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Junk Food, Junk Calories: What Kids Are Eating

Nearly half of kids' energy comes from empty calories.

A new study found that children 2-18 are getting 40% of their daily intake from solid fats and added sugars - calories that put them at risk for obesity and other diet-related illness.

A study published this month in the Journal of the American Dietetic Association found that children 2-18 are getting 40% of their calories from solid fats and added sugars.

To visualize this, it's the same as your kids eating about 20 packets of sugar and a half a stick of butter every day. That's 365 calories from added sugar and 433 calories from solid fat.

A recent ad created by the NYC health department paints an unpleasant picture of the amount of sugar in a 20-oz soda. Keep in mind - this is less sugar than the average child is consuming each day.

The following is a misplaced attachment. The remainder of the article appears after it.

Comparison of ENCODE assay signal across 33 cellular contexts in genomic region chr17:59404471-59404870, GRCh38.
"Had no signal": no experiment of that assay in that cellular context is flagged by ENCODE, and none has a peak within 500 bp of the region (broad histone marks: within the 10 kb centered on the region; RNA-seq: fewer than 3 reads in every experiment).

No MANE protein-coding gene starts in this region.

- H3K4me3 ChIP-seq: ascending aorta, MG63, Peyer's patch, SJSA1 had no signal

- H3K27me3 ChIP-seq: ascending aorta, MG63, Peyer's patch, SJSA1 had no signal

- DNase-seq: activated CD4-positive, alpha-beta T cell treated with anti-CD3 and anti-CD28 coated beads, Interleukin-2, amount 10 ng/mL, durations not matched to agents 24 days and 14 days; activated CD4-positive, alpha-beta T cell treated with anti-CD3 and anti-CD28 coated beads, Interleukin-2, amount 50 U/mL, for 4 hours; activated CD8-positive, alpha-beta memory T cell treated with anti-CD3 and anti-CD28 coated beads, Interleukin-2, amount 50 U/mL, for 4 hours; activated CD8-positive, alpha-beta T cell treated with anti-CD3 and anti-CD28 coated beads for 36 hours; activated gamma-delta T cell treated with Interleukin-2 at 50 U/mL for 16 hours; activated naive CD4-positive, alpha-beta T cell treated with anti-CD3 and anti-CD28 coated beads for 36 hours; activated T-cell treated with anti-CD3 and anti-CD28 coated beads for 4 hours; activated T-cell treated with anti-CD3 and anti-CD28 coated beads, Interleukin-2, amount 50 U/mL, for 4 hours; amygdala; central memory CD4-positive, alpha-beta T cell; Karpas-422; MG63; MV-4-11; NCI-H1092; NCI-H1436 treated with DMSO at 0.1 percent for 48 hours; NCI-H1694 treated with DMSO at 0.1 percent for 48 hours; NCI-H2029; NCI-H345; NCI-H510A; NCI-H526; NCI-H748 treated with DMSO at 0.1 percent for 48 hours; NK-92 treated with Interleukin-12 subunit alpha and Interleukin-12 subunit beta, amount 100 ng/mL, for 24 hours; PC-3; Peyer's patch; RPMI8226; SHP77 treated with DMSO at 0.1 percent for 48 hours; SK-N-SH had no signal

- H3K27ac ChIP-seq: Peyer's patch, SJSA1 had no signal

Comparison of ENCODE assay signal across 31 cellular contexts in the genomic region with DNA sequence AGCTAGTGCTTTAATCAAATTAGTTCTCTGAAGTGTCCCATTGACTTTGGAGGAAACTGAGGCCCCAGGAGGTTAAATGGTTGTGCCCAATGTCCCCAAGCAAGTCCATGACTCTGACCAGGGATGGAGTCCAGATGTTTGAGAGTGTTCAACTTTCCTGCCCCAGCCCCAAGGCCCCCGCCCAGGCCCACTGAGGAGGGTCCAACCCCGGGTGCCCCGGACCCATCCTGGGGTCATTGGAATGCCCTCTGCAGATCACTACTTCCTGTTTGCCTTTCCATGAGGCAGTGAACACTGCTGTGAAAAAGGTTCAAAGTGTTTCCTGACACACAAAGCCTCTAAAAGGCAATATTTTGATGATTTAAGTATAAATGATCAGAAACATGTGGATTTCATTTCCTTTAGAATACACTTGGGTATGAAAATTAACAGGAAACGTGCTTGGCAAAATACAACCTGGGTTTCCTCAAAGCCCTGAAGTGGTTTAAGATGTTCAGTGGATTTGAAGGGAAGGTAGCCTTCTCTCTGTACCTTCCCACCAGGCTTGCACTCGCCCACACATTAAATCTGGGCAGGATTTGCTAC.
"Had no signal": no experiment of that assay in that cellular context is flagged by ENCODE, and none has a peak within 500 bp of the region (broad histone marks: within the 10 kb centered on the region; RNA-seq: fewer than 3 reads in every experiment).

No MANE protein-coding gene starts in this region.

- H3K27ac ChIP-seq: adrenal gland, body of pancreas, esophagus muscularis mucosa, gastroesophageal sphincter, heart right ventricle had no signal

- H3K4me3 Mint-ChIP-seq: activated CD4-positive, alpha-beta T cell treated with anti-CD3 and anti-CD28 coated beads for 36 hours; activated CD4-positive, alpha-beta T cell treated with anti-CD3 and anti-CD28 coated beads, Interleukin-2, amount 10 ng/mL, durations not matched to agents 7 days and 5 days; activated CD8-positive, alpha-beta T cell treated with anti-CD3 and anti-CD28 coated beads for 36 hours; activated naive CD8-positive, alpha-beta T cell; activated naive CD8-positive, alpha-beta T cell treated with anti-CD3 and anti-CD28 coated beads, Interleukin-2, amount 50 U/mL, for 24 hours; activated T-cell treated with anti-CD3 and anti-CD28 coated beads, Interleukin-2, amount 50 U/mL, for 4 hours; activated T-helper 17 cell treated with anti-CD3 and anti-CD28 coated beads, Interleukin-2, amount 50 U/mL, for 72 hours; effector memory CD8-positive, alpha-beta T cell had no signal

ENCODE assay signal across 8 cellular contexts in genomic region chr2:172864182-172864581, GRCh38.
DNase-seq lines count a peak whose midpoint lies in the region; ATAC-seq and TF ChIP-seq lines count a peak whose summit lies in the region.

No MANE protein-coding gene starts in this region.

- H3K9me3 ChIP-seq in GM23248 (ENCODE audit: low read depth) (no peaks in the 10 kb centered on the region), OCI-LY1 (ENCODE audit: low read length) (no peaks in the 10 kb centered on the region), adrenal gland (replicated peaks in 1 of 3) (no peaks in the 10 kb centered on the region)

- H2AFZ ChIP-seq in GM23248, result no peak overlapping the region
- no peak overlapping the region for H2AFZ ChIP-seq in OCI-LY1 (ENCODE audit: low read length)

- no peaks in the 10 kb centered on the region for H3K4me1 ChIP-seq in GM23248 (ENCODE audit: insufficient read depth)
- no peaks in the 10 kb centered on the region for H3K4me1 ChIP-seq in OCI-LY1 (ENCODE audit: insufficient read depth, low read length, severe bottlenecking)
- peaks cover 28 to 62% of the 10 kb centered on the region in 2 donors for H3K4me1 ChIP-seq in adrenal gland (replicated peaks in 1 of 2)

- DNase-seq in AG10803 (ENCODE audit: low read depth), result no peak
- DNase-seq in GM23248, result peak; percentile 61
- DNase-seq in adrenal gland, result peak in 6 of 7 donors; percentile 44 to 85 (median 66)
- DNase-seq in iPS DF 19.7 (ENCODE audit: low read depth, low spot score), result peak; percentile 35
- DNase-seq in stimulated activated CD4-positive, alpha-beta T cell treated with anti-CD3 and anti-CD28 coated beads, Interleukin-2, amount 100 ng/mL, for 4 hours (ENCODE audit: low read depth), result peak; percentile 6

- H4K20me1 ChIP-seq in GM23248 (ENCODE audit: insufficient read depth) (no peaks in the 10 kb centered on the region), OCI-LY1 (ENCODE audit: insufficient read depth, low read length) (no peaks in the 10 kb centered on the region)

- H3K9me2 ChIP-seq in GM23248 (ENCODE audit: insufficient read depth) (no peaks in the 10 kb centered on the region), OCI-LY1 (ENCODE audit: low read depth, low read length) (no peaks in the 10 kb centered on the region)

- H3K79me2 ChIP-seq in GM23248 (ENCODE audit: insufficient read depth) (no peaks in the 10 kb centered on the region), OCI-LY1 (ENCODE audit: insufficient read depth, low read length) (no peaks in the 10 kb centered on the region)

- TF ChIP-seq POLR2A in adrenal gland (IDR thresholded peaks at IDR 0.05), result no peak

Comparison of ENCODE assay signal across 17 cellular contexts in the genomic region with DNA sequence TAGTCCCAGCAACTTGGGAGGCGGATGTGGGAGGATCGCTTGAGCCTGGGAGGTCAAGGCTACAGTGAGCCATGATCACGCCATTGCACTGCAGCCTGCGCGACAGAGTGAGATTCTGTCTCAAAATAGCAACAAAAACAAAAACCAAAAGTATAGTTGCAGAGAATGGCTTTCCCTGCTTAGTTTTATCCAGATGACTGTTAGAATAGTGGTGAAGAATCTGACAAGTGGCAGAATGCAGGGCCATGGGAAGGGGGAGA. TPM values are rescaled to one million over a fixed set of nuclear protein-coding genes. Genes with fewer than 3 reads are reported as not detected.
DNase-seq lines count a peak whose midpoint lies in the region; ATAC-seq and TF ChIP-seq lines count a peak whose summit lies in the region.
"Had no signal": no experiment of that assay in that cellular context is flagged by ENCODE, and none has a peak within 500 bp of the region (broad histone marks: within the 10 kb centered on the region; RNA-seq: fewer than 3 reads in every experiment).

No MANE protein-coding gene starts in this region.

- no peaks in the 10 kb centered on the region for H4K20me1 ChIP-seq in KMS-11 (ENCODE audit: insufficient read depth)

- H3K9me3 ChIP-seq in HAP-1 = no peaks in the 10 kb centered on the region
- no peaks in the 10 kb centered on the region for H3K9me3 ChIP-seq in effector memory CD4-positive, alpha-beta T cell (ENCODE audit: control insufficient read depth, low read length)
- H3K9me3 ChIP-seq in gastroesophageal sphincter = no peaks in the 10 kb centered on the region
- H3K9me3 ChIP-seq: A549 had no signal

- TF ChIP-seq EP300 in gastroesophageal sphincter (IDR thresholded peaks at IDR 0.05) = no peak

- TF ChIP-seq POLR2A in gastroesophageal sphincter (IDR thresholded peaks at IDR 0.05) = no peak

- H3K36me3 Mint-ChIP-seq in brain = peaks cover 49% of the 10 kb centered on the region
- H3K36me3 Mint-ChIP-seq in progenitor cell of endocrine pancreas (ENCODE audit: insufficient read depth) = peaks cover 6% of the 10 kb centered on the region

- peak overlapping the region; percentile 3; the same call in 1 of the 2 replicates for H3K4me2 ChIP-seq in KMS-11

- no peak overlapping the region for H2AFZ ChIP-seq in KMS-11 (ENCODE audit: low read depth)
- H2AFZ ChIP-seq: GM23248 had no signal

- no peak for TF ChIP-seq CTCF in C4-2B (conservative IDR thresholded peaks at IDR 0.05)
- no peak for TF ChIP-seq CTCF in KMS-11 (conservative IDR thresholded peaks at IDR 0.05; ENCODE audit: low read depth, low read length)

The Main Culprits

The main culprits of empty calories were the following six foods: soda, fruit drinks, dairy desserts, grain desserts, pizza and whole milk.

The daily calorie allowance for all ages recommended by the American Dietetic Association is 8-20% - far below the actual 40% the study authors found. This means that kids are getting 2-5 times the amount of calories they should from junk food rather than nutritional alternatives.

High levels of sugar and fat consumption have been linked to a risk of obesity, cardiovascular disease, and diabetes.

The study data came from the years 2003-2006, and was taken from the National Health and Nutrition Examination Survey .

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